I joined Côr Gobaith in 2006, pretty much right at the beginning. Molly Scott-Cato, now a Green Party MEP, noticed I had a loud voice during Social Forum Cymru rallies and demos in 2006 and invited me to join Côr Gobaith. SFC was a long weekend gathering of activist civil society in Wales that drew in more than 500 people and had a huge programme of speakers, workshops and music. During SFC marches and rallies I’d be chanting ‘This is what democracy looks like’ through my megaphone. Molly was obviously impressed by the volume. There was an early Côr Gobaith meeting upstairs in the Cambria that I recall well. The first practice was in in Palas Y Bobl, a squat in long empty pub, the Boar’s Head, near the magistrates’ court in Aberystwyth. The very first public performance was at the Morlan Centre in Aberystwyth, a benefit gig or part of a peace action, I can’t remember which.
Côr Gobaith sounds much better than Choir of Hope, the English translation, which always puts me in mind of the Band of Hope, which was (is?) a temperance organisation for working-class children! When we discussed a name for the choir and came up with Côr Gobaith, what was in my mind was a quote from Rebecca Solnit’s book Hope in the dark: The untold history of people power: ‘I believe in hope as an act of defiance or rather as the foundation for an ongoing series of acts of defiance, those acts necessary to bring about some of what we hope for while we live by principle in the meantime.’ Taking our cue from SCF, Côr Gobaith has always been about ‘working for peace, justice, environmental sustainability and an end to poverty’. I think the choir is very aware of a feminist political heritage, feels part of the peace movement, and is very conscious of being a choir of people who live in and are part of Wales. Again from SCF, I hope the choir continues to try to bring the world into Wales and to take Wales out into the world, both in solidarity with others. That seems very much in tune with the Greenham Common legacy that members bring to Côr Gobaith and which we actively develop.
What difference do we make? Well, the nihilist part of me thinks ‘none at all’ with respect to what seems to be ever-increasing violence, oppression and environmental degradation in the world. The realist part of me, though, thinks that we are doing those critical acts of defiance – by singing at and particularly as protests, acts of dissent: not in our name. We also do acts of care, I think, regularly singing to raise money for MSF, for example. Personally, I think it’s vital to keep the balance between justice seeking and care giving, politics and love, if you like. I include giving each other care within the choir – which is not always easy! So, I think we make a small difference to the causes we support financially, but maybe we make a big difference in some people’s lives – especially our own – by activating that defiant hope.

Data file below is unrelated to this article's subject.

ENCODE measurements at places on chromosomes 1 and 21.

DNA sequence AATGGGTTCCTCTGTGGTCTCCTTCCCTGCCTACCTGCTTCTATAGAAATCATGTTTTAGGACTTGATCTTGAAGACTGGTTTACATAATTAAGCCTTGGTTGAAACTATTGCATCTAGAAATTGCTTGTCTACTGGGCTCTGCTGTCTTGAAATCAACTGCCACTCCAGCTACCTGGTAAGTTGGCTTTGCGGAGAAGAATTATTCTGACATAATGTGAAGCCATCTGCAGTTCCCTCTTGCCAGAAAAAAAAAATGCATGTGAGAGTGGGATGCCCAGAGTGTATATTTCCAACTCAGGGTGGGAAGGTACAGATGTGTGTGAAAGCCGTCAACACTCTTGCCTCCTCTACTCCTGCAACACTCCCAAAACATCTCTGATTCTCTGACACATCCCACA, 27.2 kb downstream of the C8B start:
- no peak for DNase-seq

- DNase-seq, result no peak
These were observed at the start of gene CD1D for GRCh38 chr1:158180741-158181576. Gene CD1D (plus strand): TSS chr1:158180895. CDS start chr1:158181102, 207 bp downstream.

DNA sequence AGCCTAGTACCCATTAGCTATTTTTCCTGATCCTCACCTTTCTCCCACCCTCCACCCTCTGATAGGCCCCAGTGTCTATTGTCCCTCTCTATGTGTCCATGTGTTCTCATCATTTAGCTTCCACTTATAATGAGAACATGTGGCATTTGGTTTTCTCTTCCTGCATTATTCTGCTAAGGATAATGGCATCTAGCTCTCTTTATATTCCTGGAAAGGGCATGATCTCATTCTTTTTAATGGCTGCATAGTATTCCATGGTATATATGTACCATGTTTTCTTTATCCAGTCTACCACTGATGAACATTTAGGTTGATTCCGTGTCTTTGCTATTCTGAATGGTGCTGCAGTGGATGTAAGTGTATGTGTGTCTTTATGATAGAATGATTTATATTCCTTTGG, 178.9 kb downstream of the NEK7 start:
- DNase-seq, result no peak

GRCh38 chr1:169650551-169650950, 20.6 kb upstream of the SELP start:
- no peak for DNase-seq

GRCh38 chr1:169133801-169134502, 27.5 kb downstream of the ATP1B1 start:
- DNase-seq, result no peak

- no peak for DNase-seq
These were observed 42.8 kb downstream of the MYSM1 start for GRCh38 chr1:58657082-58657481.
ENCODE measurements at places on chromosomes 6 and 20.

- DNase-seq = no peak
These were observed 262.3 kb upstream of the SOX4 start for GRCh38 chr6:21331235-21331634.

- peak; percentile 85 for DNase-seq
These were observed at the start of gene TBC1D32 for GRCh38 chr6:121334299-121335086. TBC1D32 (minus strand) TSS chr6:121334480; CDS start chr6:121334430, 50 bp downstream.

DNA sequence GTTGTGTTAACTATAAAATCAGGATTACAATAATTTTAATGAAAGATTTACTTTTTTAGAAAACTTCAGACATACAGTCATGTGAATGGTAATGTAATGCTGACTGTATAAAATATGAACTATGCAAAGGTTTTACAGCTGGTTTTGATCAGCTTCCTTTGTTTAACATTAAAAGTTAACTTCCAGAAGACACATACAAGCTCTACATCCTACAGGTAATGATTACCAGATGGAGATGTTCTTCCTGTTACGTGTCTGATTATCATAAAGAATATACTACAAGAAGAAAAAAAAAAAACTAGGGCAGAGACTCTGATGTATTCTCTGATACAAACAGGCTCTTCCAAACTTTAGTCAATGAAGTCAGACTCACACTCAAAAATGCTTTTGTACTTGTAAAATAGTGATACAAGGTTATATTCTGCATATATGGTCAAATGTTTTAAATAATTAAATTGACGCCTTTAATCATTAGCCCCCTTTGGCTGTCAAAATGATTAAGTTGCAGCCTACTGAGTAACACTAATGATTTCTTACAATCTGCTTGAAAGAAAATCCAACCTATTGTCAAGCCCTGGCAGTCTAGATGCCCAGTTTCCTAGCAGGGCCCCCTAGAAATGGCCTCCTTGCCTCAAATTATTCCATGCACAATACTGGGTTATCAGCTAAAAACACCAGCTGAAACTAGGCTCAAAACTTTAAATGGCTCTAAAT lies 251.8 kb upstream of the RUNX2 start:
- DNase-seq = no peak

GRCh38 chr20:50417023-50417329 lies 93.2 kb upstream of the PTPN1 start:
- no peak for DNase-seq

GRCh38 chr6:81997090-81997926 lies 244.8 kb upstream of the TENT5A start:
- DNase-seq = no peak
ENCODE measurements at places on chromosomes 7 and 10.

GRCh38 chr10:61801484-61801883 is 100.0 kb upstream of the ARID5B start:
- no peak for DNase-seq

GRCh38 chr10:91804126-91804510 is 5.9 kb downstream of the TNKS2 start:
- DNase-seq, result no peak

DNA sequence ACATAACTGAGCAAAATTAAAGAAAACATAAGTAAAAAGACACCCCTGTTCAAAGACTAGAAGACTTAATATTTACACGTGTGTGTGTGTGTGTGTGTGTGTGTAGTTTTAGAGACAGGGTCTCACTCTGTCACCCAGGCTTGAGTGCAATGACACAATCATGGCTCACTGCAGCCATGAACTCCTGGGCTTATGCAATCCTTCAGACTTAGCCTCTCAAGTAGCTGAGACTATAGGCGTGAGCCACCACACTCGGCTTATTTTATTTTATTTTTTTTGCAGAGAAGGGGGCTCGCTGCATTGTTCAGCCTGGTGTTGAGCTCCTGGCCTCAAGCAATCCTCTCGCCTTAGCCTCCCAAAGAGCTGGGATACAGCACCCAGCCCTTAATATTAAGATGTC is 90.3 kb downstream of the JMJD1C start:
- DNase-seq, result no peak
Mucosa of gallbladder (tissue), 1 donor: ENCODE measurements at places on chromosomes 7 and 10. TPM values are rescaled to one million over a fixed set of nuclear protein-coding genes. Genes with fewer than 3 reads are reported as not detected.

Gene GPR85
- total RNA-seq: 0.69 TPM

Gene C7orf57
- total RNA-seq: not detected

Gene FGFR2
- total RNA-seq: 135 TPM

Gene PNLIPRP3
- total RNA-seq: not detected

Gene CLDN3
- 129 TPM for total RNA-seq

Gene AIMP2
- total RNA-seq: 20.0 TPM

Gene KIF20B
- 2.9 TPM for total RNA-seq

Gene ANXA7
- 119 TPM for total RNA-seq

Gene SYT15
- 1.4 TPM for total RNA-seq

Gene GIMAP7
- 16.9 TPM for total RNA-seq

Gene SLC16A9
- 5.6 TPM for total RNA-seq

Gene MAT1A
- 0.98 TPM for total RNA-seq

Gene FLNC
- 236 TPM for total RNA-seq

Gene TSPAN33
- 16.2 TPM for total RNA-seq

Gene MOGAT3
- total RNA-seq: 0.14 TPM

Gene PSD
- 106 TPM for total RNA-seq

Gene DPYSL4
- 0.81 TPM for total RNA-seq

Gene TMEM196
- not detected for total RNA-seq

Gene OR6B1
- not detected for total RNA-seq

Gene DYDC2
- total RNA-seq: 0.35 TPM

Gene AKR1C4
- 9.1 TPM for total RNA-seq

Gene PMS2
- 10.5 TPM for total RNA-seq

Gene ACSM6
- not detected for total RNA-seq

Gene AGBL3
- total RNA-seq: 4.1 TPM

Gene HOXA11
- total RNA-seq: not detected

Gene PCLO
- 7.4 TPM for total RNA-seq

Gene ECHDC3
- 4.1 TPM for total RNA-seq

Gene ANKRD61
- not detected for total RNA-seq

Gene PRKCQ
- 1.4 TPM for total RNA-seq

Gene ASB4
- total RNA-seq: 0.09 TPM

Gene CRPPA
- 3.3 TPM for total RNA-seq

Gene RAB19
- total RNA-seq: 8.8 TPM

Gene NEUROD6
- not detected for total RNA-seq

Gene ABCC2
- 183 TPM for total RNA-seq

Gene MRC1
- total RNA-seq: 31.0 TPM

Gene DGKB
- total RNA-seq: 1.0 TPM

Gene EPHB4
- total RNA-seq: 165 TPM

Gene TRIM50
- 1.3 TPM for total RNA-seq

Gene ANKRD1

Musically, Côr Gobaith’s always a personal challenge on different levels. Though I don’t read music, I can just about hold a tune on my own. But not when someone else sings. I’m basically a mimic, so I’ll tune in to the strongest voice I can hear. There are a few specific voices in the choir that I have to trust in completely and which I find it easy to tune into. On another level, I’m not a fan of listening to choirs – I don’t, in fact, listen to any choral music unless it’s live street singing at a demo (or at the annual Street Choirs festival). And I’m not a particular fan of earnest peace and justice songs either, nor of old socialist anthems, and particularly not of hippy-drippy songs with dopey apolitical sentiments! Luckily, the choir don’t sing many naff songs like that! I always strive for us to have a more up-beat, contemporary and political musical engagement: I love our African and more bluesy songs best, though some of the protest songs and even classical songs are great too: Bread and Roses and Finlandia, for instance. Although, I don’t listen choirs, I love singing with Côr Gobaith. I’m not sure a non-political choir would hold my interest, although I do love learning new things musically.